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Australian Navy explores alternative fuel use with United States

Secretary of the US Navy Ray Mabus and Royal Australian Navy Fleet Commander Rear Admiral Tim Barrett shake hands after signing the Great Green Fleet agreement.

The Royal Australian Navy has signed an agreement with the US Navy to explore the increased use of environmentally-friendly fuels.

Australia’s Chief of Navy, Vice Admiral Ray Griggs, and the US Secretary for Navy, Ray Mabus, have signed a Statement of Cooperation which recognises that research into alternative fuels could bring significant benefits.

It acknowledges the importance of the project, both for the environment and for national security.

The RAN’s Fleet Commander, Rear Admiral Tim Barrett, delivered the Statement of Cooperation for the signing ceremony on board the US aircraft carrier USS Nimitz with Secretary Mabus on 19 July.

“All of us have a responsibility to be more environmentally aware. As things stand today, biofuel remains too costly to use across our fleet. However, this project could lead to a cheaper alternative fuel,” Rear Admiral Barrett said.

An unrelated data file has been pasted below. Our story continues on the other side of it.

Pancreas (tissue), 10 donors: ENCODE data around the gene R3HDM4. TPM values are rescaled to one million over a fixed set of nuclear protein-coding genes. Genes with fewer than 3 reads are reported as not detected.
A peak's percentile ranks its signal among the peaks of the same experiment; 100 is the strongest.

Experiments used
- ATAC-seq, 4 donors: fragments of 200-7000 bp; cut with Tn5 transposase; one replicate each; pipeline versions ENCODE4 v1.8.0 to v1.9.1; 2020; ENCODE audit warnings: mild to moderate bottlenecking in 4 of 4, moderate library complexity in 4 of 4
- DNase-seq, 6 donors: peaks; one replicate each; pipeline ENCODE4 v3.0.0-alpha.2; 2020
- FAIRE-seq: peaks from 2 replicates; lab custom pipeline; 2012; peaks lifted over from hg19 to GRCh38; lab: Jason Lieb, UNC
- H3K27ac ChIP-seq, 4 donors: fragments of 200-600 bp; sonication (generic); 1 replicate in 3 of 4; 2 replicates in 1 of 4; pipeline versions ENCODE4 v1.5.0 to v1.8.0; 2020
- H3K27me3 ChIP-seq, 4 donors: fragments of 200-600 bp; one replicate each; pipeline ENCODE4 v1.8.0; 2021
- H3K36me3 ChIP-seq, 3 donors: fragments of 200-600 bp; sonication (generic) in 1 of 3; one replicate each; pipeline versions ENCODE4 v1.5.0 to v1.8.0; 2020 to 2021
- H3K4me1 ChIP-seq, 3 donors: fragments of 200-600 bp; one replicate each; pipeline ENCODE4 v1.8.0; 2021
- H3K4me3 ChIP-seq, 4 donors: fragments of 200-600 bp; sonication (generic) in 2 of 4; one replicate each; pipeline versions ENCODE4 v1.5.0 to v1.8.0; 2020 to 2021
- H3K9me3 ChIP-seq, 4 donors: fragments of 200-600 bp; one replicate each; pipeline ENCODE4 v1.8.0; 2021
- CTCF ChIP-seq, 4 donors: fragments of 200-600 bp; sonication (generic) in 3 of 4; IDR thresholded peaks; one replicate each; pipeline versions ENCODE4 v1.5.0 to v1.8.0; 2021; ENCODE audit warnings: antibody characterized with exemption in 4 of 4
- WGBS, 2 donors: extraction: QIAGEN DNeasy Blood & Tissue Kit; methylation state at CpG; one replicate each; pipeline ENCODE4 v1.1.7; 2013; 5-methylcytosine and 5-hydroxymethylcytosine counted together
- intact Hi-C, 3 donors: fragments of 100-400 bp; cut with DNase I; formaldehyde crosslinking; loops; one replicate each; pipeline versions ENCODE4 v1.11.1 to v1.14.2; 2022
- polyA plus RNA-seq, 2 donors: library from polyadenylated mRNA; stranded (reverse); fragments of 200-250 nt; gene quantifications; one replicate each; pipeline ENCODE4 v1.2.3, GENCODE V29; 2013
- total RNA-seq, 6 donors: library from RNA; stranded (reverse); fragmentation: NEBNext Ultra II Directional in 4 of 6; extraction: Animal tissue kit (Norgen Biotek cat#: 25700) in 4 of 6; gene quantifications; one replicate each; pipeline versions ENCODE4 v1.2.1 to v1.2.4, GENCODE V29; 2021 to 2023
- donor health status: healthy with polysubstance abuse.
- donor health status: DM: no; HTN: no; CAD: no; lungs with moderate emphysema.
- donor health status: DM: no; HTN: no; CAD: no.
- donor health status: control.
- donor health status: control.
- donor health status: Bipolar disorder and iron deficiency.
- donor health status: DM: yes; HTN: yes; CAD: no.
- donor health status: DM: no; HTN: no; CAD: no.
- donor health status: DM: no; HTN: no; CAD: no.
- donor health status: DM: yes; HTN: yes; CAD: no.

The US Navy is moving towards the general use of a 50/50 blended biofuel product by 2020.

The RAN will observe the US Navy as it further develops the use of alternative fuels in time for a joint deployment in 2016. The ‘Great Green Fleet’ initiative aims to replicate the famous ‘Great White Fleet’ deployment when US ships circumnavigated the globe in 1907.

“We are making sure that we look to the future so that we can continue to operate with the US as we do in company around the world,” Rear Admiral Barrett said.

As part of the event, a Royal Australian Navy Seahawk helicopter landed on USS Nimitz and refuelled with a biofuel blend, before flying the Fleet Commander to HMAS Darwin. This is the first time a RAN aircraft has flown with a biofuel blend.